The Friends of Little River Lighthouse would like to know what happened to the two different lighthouse lenses that once used to shine from the tower of the 1876 Little River Lighthouse in Cutler, Maine.
They believe that one, or perhaps both of the lenses, may be in private possession and they hope that a public appeal will get the lenses returned to the lighthouse for display at their on-site museum.
Tim Harrison, president of the Friends group, said that a fifth order Fresnel lens, the rarest of all lenses, was used in the tower for at least 80 years when it was removed in the early 1960s and replaced by a DCB-10 rotating beacon. It is believed that the rotating beacon remained in the tower until as the mid 1970s when it was also removed from the tower and replaced by a modern plastic optic atop a steel framed tower on the rocks near the lighthouse.
Although some lenses that were removed from lighthouses were shipped to a designated Coast Guard base, oftentimes, for whatever reason, the lenses, which most people at that time believed were simply going to be discarded, were taken or given to a member of the crew that removed them. Harrison said, “There are also documented cases where the lenses were “deep-sixed” or buried near a lighthouse, but there is no record of that happening at Little River Lighthouse.”
Harrison continued by saying, “For years there have been rumors that one of the lenses from Little River Lighthouse is in private possession in someone’s home. Although those are just rumors, since those stories have been carried forward for so many years, we believe there is some validity to it. We now hope that whoever has either of the missing lenses would now consider donating it back to Little River Lighthouse. This was its original home and we’d love to have it back. Plus, we’d honor the person who donated the lens back and we’d help preserve their legacy of taking care of it for so many years.”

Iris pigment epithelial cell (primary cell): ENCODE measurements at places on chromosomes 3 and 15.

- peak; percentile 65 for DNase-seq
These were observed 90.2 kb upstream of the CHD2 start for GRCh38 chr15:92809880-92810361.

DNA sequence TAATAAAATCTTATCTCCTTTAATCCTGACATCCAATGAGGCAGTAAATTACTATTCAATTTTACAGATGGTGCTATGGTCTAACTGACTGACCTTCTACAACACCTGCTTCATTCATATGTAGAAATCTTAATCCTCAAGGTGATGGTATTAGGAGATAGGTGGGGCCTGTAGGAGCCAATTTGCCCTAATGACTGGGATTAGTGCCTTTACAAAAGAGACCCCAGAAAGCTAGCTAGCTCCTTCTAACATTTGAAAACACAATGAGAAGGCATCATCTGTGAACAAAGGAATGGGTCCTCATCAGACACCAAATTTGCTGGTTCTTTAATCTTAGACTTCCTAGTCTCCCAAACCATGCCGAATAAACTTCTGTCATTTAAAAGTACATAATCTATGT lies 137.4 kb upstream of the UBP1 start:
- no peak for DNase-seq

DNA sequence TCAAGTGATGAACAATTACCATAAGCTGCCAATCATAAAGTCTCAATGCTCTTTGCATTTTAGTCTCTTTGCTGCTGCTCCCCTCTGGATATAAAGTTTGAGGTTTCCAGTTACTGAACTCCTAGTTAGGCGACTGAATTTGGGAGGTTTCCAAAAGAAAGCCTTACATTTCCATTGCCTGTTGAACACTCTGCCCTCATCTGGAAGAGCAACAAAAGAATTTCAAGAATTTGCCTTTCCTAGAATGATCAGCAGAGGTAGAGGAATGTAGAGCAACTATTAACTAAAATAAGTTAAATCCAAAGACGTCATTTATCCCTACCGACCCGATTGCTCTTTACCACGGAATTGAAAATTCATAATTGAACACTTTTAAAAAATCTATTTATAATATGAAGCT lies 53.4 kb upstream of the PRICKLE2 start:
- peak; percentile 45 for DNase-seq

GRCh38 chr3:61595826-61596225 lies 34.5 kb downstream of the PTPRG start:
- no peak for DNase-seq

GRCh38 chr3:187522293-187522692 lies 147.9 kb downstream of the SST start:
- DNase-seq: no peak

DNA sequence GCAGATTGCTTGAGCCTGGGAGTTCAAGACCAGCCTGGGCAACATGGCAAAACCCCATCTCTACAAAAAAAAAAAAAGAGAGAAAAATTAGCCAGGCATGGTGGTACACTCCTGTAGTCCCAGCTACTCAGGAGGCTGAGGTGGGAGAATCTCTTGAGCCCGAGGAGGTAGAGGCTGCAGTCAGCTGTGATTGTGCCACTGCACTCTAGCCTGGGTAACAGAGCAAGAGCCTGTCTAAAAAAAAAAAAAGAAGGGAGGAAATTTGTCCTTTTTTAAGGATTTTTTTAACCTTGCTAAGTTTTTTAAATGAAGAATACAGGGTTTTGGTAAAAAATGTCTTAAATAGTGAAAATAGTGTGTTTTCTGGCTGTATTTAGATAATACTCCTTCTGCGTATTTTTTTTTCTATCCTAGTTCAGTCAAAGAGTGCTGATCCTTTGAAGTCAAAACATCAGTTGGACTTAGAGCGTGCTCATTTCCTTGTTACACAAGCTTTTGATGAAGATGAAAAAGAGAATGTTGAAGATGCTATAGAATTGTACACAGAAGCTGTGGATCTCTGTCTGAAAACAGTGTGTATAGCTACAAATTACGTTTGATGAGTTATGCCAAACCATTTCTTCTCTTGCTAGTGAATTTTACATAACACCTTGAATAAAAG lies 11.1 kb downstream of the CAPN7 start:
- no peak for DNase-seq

In 2000 when Little River Lighthouse was licensed to the American Lighthouse Foundation, one of their first plans, under Harrison’s leadership, was to relight the tower. In exchange for Friends of Little River Lighthouse, a chapter of the American Lighthouse Foundation, restoring the tower, the U.S. Coast Guard agreed to install a modern Vega rotating beacon in the lantern room.
On October 2, 2001, after being dark for 26 years, in an elaborate and patriotic ceremony, the lighthouse was re-lighted as a “Beacon of Freedom to the World.” On July 27, 2002, under the National Historic Lighthouse Preservation Act, the ownership of Little River Lighthouse was transferred from the federal government to the American Lighthouse Foundation.
As part of their ongoing restoration of the once endangered property, the Friends of Little River Lighthouse now offer overnight stays at the lighthouse in the summer months and are now trying to raise funds to have the lighthouse lived in by a year ‘round caretaker.
Harrison said, “Having one, or both, of the original lighthouse lenses returned to the lighthouse, along with our plans for a full time caretaker, would be the coup d’état of bringing the life of this historic lighthouse full circle.”
Anyone with information about the lenses that were once at Little River Lighthouse can call Tim Harrison at 207-259-3833 or e-mail him at Timh@LHDigest.com. You can also write to Friends of Little River Lighthouse, P.O. Box 671, East Machias, Maine 04630. To learn more about the lighthouse or make a donation you can also go to www.LittleRiverLight.org